The new regulations requiring food business operators to provide allergen information (the EU Provision of Food Information to Consumers Regulations (the Regulations)) have now been in force for a month. While some businesses have implemented comprehensive measures to comply, many have yet to get started. There has been some negative press particularly in relation to caterers and at least some of the issues seem to stem from a lack of understanding of the Regulations and how the requirements should be implemented.
There can be little doubt that compliance with these Regulations will require investment of time and money from some businesses, however, we should already know what is in food products we offer as it is a fundamental requirement of the Food Safety Act (1990). In essence, all these Regulations require is that some of that information is proactively passed to the consumer. It should be simple, shouldn’t it?
Of course, in practice, it is not that simple. One of the key reasons is that the majority of catering businesses have never had to manage detailed information about products in this way before. What is not helping are a number of misinterpretations of the Regulations that I am coming across on a regular basis. My first myth buster blog briefly explores 4 of them.
- Caterers need to list all ingredients on menus.
There is no requirement to list ingredients of a particular product if you offer non-prepacked food. Listing ingredients is a requirement for prepacked food only. This essentially means that if food is prepared for sale on the premises it is sold from, you are not required to provide an ingredients list. This will include most restaurants, hotels, and canteens. If you provide non-prepacked food, the information you are required to provide to consumers is whether the product contains one or more of the 14 allergens listed at Annex II of the Regulations.
- All allergen information must be on the menu.
This is not a legal requirement. The Regulations require the information to be “available and easily accessible” and you may choose to provide it on menus. However, you could also provide it on a separate sheet or you could choose to provide the information orally. You will need to give some thought to making the process of providing information as simple as possible. Consider issues such as how often you change the menu and how will you ensure allergen information remains accurate, the implications for staff training and whether all of the products you offer is on the menu. Don’t forget about being able to demonstrate due diligence and also, if you choose to provide the information orally, you must still clearly inform your customers how they can access the information. You also need to remember the information must be verifiable on challenge.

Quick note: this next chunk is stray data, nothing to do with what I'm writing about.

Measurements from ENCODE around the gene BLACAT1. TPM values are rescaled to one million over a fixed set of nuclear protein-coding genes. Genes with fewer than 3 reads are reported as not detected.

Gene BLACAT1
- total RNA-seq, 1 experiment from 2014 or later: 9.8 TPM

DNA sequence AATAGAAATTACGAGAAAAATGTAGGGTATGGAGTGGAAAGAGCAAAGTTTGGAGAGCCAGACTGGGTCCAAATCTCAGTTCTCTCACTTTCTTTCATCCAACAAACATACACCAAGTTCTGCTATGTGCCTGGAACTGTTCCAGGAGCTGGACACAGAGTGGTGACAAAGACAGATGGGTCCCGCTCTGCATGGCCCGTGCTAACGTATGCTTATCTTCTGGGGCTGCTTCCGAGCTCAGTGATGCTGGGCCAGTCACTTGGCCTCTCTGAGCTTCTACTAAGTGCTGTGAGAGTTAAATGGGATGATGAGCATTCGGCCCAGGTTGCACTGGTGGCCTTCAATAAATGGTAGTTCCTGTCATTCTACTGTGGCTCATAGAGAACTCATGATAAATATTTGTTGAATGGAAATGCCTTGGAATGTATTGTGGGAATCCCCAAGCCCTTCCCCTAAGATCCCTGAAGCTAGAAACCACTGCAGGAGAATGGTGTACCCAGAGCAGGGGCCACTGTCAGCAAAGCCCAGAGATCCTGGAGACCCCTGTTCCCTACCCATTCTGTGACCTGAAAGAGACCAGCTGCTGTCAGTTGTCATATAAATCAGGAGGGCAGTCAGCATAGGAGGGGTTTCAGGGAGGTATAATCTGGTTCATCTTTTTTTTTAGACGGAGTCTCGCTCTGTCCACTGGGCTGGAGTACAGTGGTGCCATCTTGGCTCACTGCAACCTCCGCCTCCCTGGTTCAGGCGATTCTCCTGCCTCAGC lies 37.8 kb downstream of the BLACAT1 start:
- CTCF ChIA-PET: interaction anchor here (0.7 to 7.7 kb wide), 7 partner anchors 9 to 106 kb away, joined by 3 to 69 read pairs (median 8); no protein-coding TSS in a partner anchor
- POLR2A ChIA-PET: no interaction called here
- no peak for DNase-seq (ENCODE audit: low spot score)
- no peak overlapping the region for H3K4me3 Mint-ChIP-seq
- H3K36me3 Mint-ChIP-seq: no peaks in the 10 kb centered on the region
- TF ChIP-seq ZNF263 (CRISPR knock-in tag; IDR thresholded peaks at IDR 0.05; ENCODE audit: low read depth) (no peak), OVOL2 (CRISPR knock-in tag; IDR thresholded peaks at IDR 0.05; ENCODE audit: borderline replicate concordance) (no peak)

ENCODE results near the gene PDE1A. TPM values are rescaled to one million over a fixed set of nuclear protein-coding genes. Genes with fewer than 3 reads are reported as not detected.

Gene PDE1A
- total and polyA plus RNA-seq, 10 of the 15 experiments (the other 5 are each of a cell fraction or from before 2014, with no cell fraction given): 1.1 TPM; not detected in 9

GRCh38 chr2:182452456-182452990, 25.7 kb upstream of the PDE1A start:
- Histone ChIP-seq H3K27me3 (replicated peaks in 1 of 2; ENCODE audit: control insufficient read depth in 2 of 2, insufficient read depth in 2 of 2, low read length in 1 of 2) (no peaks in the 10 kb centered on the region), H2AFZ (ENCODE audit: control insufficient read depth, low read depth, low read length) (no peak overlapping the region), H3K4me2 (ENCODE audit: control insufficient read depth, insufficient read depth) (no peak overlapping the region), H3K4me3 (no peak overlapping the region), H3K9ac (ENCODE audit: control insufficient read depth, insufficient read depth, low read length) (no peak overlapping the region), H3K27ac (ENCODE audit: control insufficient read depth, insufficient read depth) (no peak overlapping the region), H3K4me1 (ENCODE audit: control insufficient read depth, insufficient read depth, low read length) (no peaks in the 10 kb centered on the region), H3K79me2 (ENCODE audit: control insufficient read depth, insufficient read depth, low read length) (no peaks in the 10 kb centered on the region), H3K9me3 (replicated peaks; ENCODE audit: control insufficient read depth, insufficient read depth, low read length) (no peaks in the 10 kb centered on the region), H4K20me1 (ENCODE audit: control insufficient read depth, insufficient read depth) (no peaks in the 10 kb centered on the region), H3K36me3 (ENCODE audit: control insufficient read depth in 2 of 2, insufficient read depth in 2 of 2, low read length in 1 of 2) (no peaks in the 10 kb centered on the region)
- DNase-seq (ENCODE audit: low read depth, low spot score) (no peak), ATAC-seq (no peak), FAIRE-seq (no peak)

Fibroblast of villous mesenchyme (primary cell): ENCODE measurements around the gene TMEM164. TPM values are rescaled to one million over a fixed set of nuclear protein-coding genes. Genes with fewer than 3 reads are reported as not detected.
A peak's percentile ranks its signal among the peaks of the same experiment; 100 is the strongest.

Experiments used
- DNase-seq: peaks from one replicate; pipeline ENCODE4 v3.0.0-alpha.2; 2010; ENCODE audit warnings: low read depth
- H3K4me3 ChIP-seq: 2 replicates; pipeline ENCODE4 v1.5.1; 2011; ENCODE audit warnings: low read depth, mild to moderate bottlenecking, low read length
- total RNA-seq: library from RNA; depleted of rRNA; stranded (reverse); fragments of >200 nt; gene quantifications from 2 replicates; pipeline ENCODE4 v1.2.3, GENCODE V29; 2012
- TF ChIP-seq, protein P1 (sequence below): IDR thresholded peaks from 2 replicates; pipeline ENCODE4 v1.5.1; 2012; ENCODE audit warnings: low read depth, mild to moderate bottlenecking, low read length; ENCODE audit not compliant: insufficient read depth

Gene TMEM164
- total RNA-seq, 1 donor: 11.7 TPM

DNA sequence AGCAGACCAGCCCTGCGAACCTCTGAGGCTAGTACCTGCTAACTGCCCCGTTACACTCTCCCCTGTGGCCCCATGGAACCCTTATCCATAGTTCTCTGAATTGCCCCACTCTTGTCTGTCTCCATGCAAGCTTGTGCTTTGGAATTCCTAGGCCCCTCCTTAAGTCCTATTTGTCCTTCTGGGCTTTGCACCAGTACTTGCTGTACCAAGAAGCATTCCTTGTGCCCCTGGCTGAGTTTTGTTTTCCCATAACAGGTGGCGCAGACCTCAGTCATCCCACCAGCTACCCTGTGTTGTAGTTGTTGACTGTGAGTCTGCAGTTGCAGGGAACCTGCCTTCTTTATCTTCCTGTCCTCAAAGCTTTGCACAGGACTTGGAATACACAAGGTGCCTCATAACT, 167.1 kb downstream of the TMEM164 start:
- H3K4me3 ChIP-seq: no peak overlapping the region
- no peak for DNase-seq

- You must identify foods containing gluten.
The Regulations require you to identify whether a product contains any of the cereals containing gluten listed at Annex II. You may choose to also highlight gluten although gluten is not listed at Annex II as a separate allergen. Identifying gluten would fall under Voluntary Information and is not a requirement of the Regulations. Identifying gluten-containing dishes without highlighting which cereal at Annex II is in the dish will NOT comply with the Regulations.
If you do choose to identify gluten, make sure you pay careful attention to using the term “gluten free” as this is a term defined by law. Even if you are purchasing ingredients that are free from gluten, it is highly unlikely they will technically be “gluten free” by the time they reach the consumer, if they are being processed in any environment where gluten-containing ingredients are also being processed. Therefore, for most organisations, it may be more accurate to use the term “no gluten-containing ingredients” rather than “gluten free”.
- You must declare whether there is any trace of allergens in your dish.
There is a very important distinction in the Regulations between allergens that have been purposely added to a dish, for example, they are an ingredient in the recipe, and allergens that may be in the dish, for example, through cross contamination. The Regulations require identification of allergens that have been purposely added to the dish. You may choose to additionally provide a “may contains” statement which would cover possible cross contamination. However, as discussed above in relation to gluten, this constitutes Voluntary Information as is not required although could be considered best practice.
Further information on all of these points is available in the Food Standard Agency’s guidance. For more detailed advice, you can contact me and you should contact your local environmental health officer to ask how they expect to see the Regulations implemented in practice. Remember, it is really important to seek advice regarding your business’s particular circumstances.